Following the collapse of Sidney Rigdon’s church, people looked to William Bickerton to lead the flock. Dr. Daniel Stone tells us more details about William Bickerton’s prophetic vision and call to become prophet of a new church with a Book of Mormon foundation.
Daniel: [Bickerton] says that he was carried away in the spirit and placed on the highest mountain on the earth, he said. In one of the accounts it says that there was just room enough for him to stand on this mountain, and he’s basically told and shown, “Here you are in this mountain. You’re doing everything right.”
You kind of get the sense that he feels like God’s telling him “You’re on the right track. Stay where you are. Keep going. Keep doing what you’re doing, but if you leave this path that I’ve put you on, you’re going to fall and tumble.” And William Bickerton sees this chasm below. And he says that the Lord told him if he didn’t keep doing what he was doing, that he would fall into the chasm. And he said that the sight was awful at one part. In another account, he says that he would fall and be torn into bits. So, he saw and he felt that he didn’t have any other choice other than to stay on this path because he didn’t want to fall down that way. So, he starts preaching by himself.
I don’t believe this vision is well-known. What is not well-known either is the fact that Bickerton’s church has been ordaining women since the 1860s! Daniel and I discussed the similarities and differences between Bickertonite and Brighamite priesthood. Bickerton was a big fan of Joseph Smith’s Civil War prophecy, and it led to some interesting theological innovations in his church.
Daniel: This is because of Joseph Smith Civil War prophecy, he’s really seeing it. This is the approaching of the end times. Jesus Christ is coming back. This is the beginning of the apocalypse and eventually according to Joseph Smith’s Civil War prophecy, it’s going to encompass the whole earth, right? So, he has to ordain a Quorum of Twelve to kind of institute that fervent missionary effort to kind of bring people in because of the approaching calamities. And in 1863, a year after, they ordain a deaconess.
And what’s interesting is because you kind of see as they’re ordaining deaconesses, they’re also saying, well we need to have midwives in the church too. That’s really important. So, you’re starting to see a real emphasis on women ministering to the church because they really believe the end times are coming. It’s going to get more and more serious and worse. So, midwives back then were much more trusted than doctors. So, they’re kind of thinking pragmatically, okay, well if we’re in destruction and there’s no help for anything, we want to have midwives to help care for the wounded or people that are sick or people who are giving birth. Obviously, they were very trusted. So, they’re trying to ordain deaconesses as a holy office, but calling or wanting to have midwives in the church to train them for the hopes of helping to minister to the church as well.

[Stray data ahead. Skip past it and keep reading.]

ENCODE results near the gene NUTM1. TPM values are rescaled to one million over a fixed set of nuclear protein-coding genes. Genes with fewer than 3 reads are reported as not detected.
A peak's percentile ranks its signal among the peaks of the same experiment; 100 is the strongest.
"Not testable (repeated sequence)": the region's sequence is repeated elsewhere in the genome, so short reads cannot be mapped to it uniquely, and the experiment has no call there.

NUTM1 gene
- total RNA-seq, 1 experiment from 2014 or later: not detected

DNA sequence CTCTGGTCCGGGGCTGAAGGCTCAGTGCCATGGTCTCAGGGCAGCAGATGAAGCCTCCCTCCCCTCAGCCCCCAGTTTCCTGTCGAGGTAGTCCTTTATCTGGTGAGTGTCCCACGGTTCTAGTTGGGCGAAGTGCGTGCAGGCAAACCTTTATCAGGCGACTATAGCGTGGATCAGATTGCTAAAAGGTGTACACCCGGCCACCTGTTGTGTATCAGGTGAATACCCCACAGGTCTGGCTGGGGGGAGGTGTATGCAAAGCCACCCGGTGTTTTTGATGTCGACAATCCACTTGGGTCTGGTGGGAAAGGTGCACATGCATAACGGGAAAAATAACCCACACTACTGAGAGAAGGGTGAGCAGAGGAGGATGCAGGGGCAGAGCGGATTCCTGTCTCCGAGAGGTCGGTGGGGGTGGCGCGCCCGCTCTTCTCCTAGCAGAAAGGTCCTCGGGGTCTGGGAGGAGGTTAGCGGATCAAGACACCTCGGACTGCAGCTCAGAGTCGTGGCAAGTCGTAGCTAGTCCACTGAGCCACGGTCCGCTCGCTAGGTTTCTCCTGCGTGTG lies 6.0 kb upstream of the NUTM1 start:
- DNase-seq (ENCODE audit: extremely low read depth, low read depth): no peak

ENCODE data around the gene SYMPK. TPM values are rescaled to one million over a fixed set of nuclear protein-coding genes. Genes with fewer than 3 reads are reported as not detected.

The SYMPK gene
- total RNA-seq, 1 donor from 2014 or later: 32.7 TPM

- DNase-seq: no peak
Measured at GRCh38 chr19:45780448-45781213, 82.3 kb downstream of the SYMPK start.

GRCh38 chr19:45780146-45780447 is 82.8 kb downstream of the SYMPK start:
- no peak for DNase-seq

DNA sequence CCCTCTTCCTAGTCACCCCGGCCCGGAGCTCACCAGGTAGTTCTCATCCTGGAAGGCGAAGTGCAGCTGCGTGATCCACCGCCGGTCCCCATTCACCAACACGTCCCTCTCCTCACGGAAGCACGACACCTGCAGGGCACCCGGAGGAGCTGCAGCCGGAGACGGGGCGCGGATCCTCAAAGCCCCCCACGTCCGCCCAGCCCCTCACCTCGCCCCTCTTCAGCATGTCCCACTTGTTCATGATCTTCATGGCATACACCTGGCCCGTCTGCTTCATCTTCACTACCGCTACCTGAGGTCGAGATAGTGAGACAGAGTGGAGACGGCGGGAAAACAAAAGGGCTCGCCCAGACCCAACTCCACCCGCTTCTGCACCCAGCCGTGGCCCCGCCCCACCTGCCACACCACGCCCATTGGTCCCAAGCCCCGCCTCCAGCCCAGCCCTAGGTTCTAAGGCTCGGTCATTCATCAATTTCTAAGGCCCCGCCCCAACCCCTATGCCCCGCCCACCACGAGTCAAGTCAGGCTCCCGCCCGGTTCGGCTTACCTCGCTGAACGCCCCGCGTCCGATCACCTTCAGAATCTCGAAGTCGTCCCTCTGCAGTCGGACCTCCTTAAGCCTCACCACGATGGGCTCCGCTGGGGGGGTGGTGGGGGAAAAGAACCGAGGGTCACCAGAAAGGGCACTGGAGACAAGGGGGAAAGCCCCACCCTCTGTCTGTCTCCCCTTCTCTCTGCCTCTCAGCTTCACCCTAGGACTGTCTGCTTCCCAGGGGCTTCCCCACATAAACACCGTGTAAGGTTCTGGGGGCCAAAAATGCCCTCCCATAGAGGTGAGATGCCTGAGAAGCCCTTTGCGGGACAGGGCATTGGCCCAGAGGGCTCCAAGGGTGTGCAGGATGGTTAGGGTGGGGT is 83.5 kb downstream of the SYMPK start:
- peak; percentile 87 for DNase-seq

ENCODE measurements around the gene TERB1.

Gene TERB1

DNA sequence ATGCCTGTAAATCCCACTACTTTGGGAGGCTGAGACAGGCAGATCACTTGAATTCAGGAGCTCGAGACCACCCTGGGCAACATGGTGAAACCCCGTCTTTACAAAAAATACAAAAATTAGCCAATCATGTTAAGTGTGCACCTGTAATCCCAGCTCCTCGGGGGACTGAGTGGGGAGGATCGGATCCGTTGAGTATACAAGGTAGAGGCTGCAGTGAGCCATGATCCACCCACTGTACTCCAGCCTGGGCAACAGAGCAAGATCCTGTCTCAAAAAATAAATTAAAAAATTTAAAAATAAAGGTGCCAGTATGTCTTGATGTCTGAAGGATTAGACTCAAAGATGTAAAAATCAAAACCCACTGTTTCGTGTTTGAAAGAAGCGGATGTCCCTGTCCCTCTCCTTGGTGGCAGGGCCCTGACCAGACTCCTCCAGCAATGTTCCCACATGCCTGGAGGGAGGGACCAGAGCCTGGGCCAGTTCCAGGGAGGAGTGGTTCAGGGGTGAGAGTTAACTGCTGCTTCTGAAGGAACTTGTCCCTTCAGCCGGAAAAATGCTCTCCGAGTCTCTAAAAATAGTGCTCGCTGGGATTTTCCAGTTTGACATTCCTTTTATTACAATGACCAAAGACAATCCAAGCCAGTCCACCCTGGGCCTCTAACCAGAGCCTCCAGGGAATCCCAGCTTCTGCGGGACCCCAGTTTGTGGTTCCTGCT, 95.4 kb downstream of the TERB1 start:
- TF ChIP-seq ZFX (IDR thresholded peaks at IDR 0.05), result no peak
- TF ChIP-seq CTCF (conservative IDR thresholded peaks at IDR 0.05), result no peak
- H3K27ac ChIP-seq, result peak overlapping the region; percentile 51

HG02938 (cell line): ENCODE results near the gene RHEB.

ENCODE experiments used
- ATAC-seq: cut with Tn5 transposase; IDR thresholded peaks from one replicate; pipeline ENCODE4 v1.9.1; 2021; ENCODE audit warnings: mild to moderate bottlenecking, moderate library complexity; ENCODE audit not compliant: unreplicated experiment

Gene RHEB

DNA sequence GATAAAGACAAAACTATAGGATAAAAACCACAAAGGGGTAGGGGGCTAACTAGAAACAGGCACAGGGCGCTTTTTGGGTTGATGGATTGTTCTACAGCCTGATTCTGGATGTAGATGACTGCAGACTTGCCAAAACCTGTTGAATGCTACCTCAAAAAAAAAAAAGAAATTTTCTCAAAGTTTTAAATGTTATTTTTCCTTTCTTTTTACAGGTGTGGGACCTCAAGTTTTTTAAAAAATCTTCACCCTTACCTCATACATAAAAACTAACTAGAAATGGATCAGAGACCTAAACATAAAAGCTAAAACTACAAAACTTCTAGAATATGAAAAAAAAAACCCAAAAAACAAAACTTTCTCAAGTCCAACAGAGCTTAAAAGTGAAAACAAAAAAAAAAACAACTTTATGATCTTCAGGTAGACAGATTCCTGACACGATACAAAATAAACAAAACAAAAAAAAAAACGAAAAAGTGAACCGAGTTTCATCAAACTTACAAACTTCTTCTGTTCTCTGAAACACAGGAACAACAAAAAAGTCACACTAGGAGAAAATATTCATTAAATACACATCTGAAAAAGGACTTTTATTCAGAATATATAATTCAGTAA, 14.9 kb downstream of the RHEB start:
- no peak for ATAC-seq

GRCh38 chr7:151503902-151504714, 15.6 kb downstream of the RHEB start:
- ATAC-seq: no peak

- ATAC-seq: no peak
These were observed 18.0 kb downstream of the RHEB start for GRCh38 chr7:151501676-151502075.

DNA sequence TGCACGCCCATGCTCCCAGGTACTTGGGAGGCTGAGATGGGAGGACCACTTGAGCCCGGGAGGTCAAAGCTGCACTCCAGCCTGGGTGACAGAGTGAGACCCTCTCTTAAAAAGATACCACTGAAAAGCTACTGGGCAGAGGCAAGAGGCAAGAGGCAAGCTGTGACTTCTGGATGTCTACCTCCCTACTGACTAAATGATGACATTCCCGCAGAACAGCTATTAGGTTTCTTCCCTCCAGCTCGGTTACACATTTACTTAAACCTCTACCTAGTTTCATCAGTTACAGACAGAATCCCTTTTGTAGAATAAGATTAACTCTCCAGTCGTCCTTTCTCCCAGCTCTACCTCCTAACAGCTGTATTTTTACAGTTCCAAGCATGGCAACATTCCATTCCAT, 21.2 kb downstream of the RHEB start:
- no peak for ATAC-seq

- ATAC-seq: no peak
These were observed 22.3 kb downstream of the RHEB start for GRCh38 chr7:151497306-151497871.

It turns out they ordain women because of a biblical precedent!
William Bickerton is very much a Christian primitivist or a Christian restorationist like Joseph Smith. He’s trying to look at the scriptures literally. So, they get the idea from deaconess because of Phoebe and some of the others that are mentioned, you know, where they use that Greek word Diakonia I believe it is, where basically means deaconess. So, they are a member of the ministry. So, they’re looking at the scriptures and they’re really scrutinizing, and they see prophetesses in the scriptures. You know, even in the New Testament there were prophetesses. So, he’s looking at this thing. Women can have this power of the Holy Ghost to move. And if they see that women were, you know, even though brief, brief mentions of it in the New Testament.
Now I admit that deaconess is not the same as apostle and prophet, although women do prophecy in their church on behalf of the church. I don’t think it’s full inclusion of females for priesthood, but it was interesting to learn that women are ordained via anointing with oil, and do perform priesthood functions. Clearly Bickerton’s church was more than a century of ahead of its time with regards to ordaining women, although it should be noted that both Joseph Smith and Brigham Young allowed women to bless by laying on of hands. What are your thoughts concerning Bickerton’s church and female priesthood? Is this a good option for the LDS Church to allow limited ordination of women? Does it still fall short of full inclusion for women, or is it a good first step?